Unchecked censorship creates the risk of echo chambers developing in a community, where certain viewpoints are amplified and encouraged while others are suppressed and marginalised. This can seriously hinder public discourse, restrict the development of differing viewpoints, stifle creativity and even promote extremism.
Social Media’s Evolving Role in Society
1. Information Spreading
Social media platforms wield the power to rapidly spread information and mobilise communities, making them influential tools for social change. This influence is undeniable and has the potential to be either positive or negative.
Positive results can include the ability to very quickly raise funds and awareness for charitable causes, combat injustice, showcase creative thinking, vary public conversation and correct misinformation.
2. “With great power…”
As gatekeepers of information, the people in charge of social media platforms must continually grapple with balancing their financial interests and their responsibilities to the public.
Social media is undoubtedly a lucrative business. Elon Musk and Mark Zuckerberg’s inclusion in the world’s rich list is evidence of this but, as this sector plays such a pivotal role in public discourse, ethical information sharing must be the priority!
Over the years, demands have grown for increased government regulation of social media platforms, but this comes with some significant complexities and difficulties. Aside from governments having their own agendas, as global digital entities with offices all over the world, social media platforms have a level of power that arguably rivals any governments that want to regulate them.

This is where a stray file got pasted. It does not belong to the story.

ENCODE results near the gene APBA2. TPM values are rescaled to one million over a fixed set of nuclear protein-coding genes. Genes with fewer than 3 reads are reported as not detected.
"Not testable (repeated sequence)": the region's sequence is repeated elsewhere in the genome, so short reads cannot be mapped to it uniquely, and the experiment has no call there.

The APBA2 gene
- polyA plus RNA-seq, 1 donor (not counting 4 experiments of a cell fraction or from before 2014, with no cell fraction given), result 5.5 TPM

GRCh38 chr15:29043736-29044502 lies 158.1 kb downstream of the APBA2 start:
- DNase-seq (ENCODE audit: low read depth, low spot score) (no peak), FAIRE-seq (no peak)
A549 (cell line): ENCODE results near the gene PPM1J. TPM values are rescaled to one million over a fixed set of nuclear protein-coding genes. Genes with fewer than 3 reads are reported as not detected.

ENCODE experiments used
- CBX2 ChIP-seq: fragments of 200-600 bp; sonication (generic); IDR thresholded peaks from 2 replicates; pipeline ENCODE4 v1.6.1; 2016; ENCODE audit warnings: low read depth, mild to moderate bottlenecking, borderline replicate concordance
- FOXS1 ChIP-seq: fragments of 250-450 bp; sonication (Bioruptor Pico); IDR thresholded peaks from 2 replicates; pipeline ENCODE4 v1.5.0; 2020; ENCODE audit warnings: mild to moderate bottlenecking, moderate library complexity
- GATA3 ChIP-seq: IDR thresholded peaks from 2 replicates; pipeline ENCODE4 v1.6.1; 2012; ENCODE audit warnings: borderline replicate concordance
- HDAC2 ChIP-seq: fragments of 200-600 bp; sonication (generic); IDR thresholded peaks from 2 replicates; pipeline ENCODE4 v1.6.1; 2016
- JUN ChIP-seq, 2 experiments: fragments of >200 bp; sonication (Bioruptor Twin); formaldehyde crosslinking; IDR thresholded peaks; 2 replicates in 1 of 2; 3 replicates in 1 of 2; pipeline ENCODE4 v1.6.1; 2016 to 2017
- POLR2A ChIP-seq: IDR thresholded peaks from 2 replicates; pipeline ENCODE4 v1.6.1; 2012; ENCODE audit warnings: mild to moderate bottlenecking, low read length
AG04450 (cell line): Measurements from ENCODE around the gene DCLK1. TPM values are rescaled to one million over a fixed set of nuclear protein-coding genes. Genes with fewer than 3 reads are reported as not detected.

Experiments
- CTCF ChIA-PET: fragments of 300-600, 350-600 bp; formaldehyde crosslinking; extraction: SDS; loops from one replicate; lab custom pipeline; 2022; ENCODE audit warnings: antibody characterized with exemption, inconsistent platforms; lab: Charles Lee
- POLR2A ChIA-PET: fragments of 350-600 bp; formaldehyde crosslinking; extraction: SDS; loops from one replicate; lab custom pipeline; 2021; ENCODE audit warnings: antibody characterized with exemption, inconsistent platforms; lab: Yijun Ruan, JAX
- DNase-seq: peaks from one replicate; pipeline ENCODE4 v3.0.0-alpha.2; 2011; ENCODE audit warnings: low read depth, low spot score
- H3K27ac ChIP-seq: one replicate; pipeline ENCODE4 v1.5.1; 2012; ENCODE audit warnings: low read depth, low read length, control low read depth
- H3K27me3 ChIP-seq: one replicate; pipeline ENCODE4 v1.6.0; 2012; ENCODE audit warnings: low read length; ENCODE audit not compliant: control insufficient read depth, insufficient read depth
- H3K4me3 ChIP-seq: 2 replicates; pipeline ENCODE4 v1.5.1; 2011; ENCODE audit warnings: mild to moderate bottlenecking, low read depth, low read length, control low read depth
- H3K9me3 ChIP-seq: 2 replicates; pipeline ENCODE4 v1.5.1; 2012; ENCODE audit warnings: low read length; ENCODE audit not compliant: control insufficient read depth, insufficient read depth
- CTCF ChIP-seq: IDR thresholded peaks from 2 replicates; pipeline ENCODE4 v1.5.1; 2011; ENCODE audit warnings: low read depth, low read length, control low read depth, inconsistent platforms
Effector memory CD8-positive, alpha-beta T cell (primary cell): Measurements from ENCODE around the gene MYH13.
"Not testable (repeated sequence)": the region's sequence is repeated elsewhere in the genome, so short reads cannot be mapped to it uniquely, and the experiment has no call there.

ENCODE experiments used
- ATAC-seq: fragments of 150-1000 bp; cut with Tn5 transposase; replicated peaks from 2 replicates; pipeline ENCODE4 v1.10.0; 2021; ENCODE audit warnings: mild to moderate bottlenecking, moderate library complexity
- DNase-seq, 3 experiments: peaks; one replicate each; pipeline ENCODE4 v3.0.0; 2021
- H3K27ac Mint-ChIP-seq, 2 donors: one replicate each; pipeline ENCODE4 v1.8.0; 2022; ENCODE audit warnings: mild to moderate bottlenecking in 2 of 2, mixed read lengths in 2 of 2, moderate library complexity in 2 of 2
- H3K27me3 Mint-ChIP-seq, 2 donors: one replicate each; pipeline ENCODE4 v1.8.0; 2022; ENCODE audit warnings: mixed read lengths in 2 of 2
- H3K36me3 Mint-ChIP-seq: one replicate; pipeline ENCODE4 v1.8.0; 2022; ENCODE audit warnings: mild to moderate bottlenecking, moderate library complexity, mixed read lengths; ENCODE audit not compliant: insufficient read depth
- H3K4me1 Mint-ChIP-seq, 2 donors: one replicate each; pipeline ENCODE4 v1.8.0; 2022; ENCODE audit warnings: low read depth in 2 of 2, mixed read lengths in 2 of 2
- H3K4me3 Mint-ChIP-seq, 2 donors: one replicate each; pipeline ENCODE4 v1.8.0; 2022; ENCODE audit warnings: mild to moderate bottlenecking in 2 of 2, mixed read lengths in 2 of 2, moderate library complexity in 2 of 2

Facebook currently has over 3 billion active users, which gives it a larger “population” than any country in the world. In fact, Facebook’s user base is larger than the combined populations of China and India, the two largest populations on the planet! This incredible scale and the power that it affords, has led some Governments to ban platforms like Facebook outright. However, these bans and regulations are only enforceable on each country’s own soil, so arguably amount more to censorship than true regulation.
Balancing free speech, privacy and accountability is a complex task that requires a multidimensional approach from both governments and the platforms themselves.
To regain public trust Social Media platforms must be more transparent about their algorithms, content moderation processes and data handling.
Studies have been undertaken into, for example, the impact of social media algorithms on politics, but these studies almost always take place in-house, which risks biased reporting .
According to Carl Garner-Watts, Digital Content Marketer at Quadrant2Design, “increasing transparency would help to combat perceptions of social media algorithms as big-brother-esque surveillance technology and instead promote the idea that these platforms have a symbiotic relationship with their users.”
The power and influence that social media platforms wield is undeniable and this power comes with significant responsibilities.
Users must be conscious of the data they share, while social media companies must be mindful of their role in shaping public discourse. Striking a balance between freedom of expression, data privacy and responsible content moderation is a complex task that will no doubt require ongoing debate and regulation.
Ultimately, the question of whether social media platforms have too much influence and control is one that society as a whole must grapple with to ensure a healthier and more informed digital landscape.